Antonio Rodrigo “Minotauro” Nogueira is one of the most beloved heavyweight legends in the history of MMA.
Often mentioned along with his little brother Antonio Rogerio Nogueira, the man respectfully referred to as “Big Nog” has won championships in PRIDE FC and the UFC throughout his historic career. Combining crisp boxing with a top-level submission game, he’s racked up victories over Mirko Cro Cop, Randy Couture, Tim Sylvia, Mark Coleman, Heath Herring, Dan Henderson, Ricco Rodriguez, and Josh Barnett during his time in the game.
Between late 2000 and 2002, Nogueira racked up an impressive 13 victories in a row, most of them submission finishes. For roughly the first decade of his career, he only lost to three men.
Now retired and focused on other aspects of life including training up-and-coming fighters, Big Nog has had time to reflect on his historic career that spanned over fifteen years. A UFC Hall of Famer and former UFC and PRIDE heavyweight champion, he’s been used to fighting hard his entire life.
When Nogueira was a child, he was struck by a truck and hospitalized for nearly a year. It was a very tough period in his life and took a heavy toll on his body including leaving noticeable scars.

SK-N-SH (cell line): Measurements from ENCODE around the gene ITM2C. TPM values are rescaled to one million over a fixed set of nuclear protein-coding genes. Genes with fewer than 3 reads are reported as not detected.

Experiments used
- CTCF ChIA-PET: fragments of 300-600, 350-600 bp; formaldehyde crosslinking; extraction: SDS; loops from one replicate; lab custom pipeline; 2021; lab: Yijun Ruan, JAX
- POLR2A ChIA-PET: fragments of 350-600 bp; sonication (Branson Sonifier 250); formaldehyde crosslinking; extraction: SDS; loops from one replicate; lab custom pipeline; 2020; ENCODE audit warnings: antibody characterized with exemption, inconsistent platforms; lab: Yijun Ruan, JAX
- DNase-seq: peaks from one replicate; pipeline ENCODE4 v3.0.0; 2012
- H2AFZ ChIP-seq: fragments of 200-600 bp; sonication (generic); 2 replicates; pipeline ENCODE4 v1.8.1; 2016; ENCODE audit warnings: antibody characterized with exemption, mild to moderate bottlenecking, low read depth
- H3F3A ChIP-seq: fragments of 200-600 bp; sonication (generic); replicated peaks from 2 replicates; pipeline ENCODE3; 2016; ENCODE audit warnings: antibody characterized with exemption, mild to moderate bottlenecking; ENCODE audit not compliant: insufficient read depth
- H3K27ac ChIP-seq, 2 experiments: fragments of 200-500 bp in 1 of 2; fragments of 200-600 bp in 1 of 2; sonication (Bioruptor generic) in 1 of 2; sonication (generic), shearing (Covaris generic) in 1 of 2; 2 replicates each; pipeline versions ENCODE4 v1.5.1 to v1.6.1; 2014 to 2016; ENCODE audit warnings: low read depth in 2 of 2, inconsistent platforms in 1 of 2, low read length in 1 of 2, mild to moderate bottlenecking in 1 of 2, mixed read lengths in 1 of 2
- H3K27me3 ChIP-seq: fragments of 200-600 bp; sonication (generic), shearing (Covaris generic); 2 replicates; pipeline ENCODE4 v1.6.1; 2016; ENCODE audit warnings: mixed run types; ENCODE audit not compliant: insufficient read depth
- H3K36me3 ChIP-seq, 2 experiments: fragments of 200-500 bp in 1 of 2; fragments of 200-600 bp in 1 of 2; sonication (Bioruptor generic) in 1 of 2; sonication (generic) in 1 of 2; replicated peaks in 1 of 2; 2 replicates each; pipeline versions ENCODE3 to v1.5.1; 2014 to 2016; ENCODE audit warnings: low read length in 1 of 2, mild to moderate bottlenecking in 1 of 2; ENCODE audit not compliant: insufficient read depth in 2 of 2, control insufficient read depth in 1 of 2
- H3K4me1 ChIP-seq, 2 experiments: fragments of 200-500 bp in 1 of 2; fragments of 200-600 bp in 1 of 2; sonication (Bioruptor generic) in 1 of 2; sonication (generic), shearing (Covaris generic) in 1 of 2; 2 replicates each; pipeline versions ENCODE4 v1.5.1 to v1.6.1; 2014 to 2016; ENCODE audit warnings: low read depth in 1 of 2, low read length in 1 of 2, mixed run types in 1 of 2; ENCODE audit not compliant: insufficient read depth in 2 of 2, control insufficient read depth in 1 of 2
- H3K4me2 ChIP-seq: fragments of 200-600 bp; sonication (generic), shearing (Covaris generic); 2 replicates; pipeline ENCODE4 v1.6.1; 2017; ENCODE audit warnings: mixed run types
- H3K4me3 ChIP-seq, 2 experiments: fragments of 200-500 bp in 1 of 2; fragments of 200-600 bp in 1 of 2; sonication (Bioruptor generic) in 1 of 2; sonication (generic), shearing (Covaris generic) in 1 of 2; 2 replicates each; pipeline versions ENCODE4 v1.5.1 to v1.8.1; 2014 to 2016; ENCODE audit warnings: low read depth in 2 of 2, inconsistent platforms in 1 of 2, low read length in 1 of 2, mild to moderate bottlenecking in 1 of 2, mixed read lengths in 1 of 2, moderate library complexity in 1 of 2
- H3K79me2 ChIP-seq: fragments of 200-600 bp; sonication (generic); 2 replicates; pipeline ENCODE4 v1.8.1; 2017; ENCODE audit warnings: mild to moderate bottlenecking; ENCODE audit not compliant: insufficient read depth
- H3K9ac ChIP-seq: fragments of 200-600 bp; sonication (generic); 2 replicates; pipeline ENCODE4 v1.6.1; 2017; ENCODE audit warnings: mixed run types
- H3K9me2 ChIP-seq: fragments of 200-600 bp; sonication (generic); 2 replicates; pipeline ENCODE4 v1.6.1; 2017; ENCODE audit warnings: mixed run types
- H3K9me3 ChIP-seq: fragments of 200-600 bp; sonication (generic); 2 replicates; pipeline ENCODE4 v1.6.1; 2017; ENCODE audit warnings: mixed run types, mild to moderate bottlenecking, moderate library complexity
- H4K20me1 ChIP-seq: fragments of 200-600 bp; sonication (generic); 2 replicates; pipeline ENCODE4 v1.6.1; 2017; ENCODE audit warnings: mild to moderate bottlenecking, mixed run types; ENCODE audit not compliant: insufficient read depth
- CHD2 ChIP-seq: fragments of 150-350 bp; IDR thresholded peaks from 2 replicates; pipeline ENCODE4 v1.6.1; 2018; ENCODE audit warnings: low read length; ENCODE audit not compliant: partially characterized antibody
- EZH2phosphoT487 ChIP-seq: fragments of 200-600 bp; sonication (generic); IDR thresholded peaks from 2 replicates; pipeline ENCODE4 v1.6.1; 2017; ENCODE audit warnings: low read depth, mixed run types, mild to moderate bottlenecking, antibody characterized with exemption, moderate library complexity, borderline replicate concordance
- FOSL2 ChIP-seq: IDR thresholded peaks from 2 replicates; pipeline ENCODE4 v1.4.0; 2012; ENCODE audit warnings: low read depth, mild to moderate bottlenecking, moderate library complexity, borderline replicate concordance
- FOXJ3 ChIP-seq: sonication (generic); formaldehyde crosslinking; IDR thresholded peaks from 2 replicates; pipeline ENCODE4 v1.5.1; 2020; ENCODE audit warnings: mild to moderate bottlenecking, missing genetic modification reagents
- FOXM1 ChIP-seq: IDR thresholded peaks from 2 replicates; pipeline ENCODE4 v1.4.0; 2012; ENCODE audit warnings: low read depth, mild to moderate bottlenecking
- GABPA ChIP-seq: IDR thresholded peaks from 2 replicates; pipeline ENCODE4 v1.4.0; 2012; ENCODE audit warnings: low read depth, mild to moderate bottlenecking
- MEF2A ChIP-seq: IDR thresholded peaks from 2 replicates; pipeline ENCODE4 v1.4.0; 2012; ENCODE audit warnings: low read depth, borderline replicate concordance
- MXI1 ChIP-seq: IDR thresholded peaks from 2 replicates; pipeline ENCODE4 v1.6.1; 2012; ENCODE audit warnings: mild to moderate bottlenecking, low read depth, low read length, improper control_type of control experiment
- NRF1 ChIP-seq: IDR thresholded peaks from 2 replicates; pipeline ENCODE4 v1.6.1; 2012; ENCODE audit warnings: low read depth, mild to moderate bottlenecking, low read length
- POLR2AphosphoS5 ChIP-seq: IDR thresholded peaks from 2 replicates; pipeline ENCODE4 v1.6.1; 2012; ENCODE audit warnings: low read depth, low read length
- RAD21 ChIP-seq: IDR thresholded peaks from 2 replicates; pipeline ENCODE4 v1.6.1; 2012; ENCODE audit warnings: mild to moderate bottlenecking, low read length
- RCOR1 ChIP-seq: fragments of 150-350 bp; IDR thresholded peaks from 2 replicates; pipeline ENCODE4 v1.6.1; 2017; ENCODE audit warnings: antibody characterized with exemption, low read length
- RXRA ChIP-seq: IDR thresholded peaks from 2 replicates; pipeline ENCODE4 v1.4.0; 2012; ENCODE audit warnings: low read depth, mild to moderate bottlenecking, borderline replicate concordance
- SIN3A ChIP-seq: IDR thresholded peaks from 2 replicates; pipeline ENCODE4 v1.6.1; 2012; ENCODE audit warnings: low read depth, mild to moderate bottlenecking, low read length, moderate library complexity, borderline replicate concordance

But before that, when he was only four, he was struck in the eye with a pair of scissors. The accident didn’t take his eyesight but affected it greatly throughout the rest of his life.
He said: “I had six surgeries when I was a kid, two when I was teenager, and two recent ones. I implanted an intraocular contact lens, and if you poke me in the eye really hard it moves. Imagine how many punches I took… I had to put it back in place all the time.”
His tenacity and willingness to rise to the challenge was evident in his fighting style. For years, he had one of the best chins in MMA. In PRIDE, he withstood brutal strike barrages on the feet from Mirko Cro Cop and the ground from Fedor Emelianenko. His UFC title win saw him lose multiple rounds decisively before rallying with a late submission.
He also revealed he was forced to go through surgery a mere two months before one of his fight but was still able to pass the pre-fight medical screenings.
Nogueira walked away from MMA in 2015, at least as an active competitor. After dropping three straight bouts to Fabricio Werdum, Roy Nelson, and Stefan Struve, his record came to 34-10-1. He also noted that repeated eye pokes in the Struve fight impacted his ability to see and dissuaded him from going for takedowns.
In addition to helping new fighters with their training, he now works as a UFC executive and an ambassador for Brazil. A passionate countryman who always spoke highly of his home, Nogueira is a recognizable face in the nation and has done a lot for upcoming fighters looking to make their name in the sport.